Additionally, base 50 may be provided with means (not shown) for sealing off bore 54 when the trocar is removed. Such sealing means, which do not form part of the present invention, are described, for example, in U.S. Pat. Nos. 4,943,280 and 4,601,710.
The trocar/sleeve assembly is prepared for use by pushing trocar 12 all of the way into sleeve 14. The trocar/sleeve assembly is then grasped firmly by the surgeon with the index and middle fingers extending around the front edge 58 of base 50, on either side of tube 52, and a thumb over membrane 38. Alternatively, the trocar assembly may be gripped with the membrane against the palm of one hand or it may be left exposed for visual observation. Once properly grasped, insertion of the trocar/sleeve assembly begins by urging the pyramidal tip through a small incision or puncture wound previously made in the skin in preparation for the performance of the minimally invasive procedure.
As the trocar tip penetrates the skin, there is little or no movement of the membrane, which remains in the generally plane condition, as illustrated in FIG. 3A. When the tip clears the serous membrane and enters the insufflated cavity, however, the positive pressure in the cavity is immediately transmitted to the membrane, which instantly inflates or bulges up from the proximal end of the handle, as illustrated in FIG. 3B. This inflated membrane thus signals the surgeon that there is no need to insert the trocar/sleeve assembly any further and risk damage to the underlying structures. The signal may be sensed either visually or tactually, depending on whether the surgeon grasps the trocar/sleeve assembly with membrane 38 against his or her hand or leaves the membrane clear for visual observation.
In an alternate embodiment of the invention, an insufflation needle 100 having a tactile and visual indicator is illustrated in FIGS. 4 and 5. The insufflation needle includes an outer cannula 102 mounted to a housing 104. The housing includes a throughbore 106, shown in dotted lines in FIG. 5, which emerges from the housing at proximal face 108, where a seal 110 is provided by a slit latex rubber of other self-sealing elastomeric membrane. Additionally, side ports 112 are located in the outer cannula, near distal tip 114. Ports 112 are positioned about 3 mm. from tip 114 of the outer cannula.
A signal bore 116 is provided in the cannula housing, generally perpendicular to throughbore 106. This signal bore is closed off by a circular elastic membrane 118, which is held in place by a clear window 120 by sandwiching the outer edge of the membrane between corresponding annular surfaces in the housing and the inner surface of the window, in much the same way as described above in connection with membrane assembly 32 of the trocar/sleeve assembly of FIGS. 1-2. Also, window 120 encloses membrane 118, although a hole 122 is provided in the window surface to vent air to the atmosphere such that the membrane can move in response to pressure changes.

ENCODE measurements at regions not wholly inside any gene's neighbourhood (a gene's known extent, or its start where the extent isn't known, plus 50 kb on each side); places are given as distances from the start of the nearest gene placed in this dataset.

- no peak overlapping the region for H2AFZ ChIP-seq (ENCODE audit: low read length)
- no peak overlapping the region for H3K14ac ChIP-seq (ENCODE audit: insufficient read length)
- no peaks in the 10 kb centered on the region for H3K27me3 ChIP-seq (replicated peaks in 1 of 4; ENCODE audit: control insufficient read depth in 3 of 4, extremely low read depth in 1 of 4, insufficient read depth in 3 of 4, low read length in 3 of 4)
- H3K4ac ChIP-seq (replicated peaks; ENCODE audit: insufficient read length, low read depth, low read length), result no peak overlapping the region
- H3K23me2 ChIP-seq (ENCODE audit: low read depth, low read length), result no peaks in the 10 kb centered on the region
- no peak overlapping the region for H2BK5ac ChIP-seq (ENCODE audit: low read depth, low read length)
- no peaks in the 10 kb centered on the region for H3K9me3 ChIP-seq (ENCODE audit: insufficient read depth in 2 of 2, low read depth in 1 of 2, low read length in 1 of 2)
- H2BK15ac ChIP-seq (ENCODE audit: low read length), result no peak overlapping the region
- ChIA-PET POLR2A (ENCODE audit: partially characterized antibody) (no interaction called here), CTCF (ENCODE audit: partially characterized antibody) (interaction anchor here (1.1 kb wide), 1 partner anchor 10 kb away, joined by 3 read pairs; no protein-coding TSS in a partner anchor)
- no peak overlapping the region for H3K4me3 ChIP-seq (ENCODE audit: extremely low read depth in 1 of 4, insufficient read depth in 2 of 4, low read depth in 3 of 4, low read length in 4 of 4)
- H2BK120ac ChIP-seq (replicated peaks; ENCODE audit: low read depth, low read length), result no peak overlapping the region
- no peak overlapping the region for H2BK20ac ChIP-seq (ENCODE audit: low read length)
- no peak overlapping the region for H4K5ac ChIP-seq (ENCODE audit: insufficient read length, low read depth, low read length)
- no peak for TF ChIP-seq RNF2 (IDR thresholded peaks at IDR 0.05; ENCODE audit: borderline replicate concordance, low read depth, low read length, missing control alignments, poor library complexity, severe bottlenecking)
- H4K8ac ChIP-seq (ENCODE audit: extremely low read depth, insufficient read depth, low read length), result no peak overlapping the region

An inner cannula 130 provided, having a sharpened tip 132 at its distal end. The inner cannula is firmly mounted at its proximal end in a handle 134 and has a bore 136 which extends from the proximal end of inner cannula 130 to a stopcock 138 at the proximal end of the handle. A recoil spring 140 is mounted on the distal end of the inner cannula handle and enclosed by a tubular collar 140, which is dimensioned to slide into a corresponding annular opening 144 in outer cannula housing 104.
Insufflation needle 100 is assembled for use by inserting inner cannula 130 into housing 104 through "handle" ring 110 and into outer cannula 102 until recoil spring 140 rests against the proximal face 108 of the housing 10. Outer cannula 102 is dimensioned to provide an annular fluid passage 145 between the outer surface of the inner cannula and the inner surface of the outer cannula. In the illustrated embodiment, the inner cannula has an o.d. of about 0.065 inches and the outer cannula has an i.d. of about 0.072 inches, leaving annular passage having a cross-section of about 0.0035 inches.
When the surgeon is ready to begin the insufflation procedure, he or she grasps the fully assembled insufflation needle and thrusts it through the predetermined location in the wall of the body cavity or potential space. Typically, this will be at the umbilicus when minimally invasive surgery is to be performed in the abdominal cavity. The insufflation needle is positioned with the indicator membrane facing upwardly to enable the surgeon to carefully monitor the movement of the membrane as the needle passes into the cavity or space. As the proximal tip of outer cannula 102 meets the wall, recoil spring 140 is compressed and the inner cannula moves forward exposing sharpened tip 132 which punctures the wall. The inner cannula is kept centered to avoid blocking side parts 112 by a rounded lip 146 at the distal end of the outer cannula. The tip of the inner cannula, when deployed, appears as illustrated in FIG. 6. As the device moves across the wall, the fluid pressure at the tip is transmitted through the annular fluid passage to signal bore 116 and membrane 118. Thus, the surgeon grasps the abdominal wall and lifts so that upon entry into the cavity or space a negative pressure is produced and sensed, causing the membrane to depress, as depicted in FIG. 3C, and signalling the surgeon to halt.